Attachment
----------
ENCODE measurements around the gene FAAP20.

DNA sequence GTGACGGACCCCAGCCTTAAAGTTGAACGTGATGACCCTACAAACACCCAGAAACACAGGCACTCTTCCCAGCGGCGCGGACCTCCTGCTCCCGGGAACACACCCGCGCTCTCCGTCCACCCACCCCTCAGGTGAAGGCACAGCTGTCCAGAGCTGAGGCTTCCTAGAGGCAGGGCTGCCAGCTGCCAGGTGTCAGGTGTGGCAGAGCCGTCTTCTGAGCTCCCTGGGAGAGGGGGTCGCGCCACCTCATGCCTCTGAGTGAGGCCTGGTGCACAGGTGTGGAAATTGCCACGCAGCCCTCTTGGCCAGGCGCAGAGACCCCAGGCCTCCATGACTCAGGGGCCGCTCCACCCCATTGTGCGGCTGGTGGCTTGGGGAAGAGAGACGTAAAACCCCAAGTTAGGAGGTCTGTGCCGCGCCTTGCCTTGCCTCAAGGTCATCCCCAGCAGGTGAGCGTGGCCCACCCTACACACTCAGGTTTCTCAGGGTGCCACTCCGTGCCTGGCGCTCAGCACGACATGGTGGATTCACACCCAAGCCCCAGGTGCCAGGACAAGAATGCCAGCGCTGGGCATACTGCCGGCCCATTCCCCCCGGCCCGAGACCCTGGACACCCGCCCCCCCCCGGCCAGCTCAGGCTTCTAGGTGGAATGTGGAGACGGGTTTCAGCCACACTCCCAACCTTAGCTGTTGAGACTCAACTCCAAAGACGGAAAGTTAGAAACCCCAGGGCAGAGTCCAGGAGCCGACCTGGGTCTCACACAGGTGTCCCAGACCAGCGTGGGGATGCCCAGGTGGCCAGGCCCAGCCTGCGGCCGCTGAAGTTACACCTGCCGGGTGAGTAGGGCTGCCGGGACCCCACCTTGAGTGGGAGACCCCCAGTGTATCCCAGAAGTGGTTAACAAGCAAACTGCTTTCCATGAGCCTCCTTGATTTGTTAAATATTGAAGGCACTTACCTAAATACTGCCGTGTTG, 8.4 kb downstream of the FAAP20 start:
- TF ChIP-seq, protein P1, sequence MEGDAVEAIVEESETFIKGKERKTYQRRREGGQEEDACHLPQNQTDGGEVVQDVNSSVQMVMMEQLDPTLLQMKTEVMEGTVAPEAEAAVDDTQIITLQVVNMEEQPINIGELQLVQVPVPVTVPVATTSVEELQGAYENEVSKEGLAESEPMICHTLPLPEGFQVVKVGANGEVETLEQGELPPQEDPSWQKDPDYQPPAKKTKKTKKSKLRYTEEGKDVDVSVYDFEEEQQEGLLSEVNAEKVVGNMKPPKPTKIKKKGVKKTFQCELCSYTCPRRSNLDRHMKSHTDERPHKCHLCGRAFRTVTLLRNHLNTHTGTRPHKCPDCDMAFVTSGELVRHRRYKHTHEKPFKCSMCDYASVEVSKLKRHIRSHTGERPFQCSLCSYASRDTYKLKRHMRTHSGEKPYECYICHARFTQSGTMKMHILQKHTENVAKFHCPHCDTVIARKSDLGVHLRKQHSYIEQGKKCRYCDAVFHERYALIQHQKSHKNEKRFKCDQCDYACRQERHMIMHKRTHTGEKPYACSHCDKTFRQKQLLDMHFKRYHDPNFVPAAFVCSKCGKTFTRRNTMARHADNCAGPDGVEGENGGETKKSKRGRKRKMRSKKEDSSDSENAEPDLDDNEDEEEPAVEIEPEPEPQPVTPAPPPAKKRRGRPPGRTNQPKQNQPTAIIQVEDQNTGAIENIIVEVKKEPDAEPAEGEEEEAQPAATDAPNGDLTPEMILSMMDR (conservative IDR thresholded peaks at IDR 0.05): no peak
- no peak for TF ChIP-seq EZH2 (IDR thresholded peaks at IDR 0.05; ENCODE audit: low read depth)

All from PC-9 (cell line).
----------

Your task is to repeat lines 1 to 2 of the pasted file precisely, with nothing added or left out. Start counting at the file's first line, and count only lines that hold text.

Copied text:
ENCODE measurements around the gene FAAP20.

DNA sequence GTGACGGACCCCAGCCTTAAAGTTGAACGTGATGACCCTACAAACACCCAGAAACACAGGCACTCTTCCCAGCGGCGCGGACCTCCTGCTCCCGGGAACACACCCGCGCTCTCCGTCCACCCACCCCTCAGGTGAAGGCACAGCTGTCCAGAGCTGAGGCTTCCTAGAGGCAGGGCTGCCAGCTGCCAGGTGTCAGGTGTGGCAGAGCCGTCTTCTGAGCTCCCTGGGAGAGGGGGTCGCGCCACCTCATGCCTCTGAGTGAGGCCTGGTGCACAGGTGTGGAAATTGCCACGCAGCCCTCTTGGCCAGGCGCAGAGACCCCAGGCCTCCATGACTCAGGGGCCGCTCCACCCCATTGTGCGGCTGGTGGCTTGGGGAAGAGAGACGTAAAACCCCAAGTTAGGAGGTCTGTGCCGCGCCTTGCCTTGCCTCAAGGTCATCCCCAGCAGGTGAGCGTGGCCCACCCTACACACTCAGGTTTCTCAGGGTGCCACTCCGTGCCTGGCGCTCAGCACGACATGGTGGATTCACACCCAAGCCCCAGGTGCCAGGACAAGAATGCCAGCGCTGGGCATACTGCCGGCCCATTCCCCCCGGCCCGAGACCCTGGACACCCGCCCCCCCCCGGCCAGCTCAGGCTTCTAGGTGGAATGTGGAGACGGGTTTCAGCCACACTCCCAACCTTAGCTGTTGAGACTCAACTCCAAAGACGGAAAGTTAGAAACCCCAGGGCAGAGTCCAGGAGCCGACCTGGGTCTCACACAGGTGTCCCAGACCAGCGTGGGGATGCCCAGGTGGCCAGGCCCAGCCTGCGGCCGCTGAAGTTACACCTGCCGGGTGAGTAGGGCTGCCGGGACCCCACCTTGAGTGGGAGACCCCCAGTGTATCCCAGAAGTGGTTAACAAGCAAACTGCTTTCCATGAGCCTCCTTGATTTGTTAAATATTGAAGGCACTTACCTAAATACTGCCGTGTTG, 8.4 kb downstream of the FAAP20 start: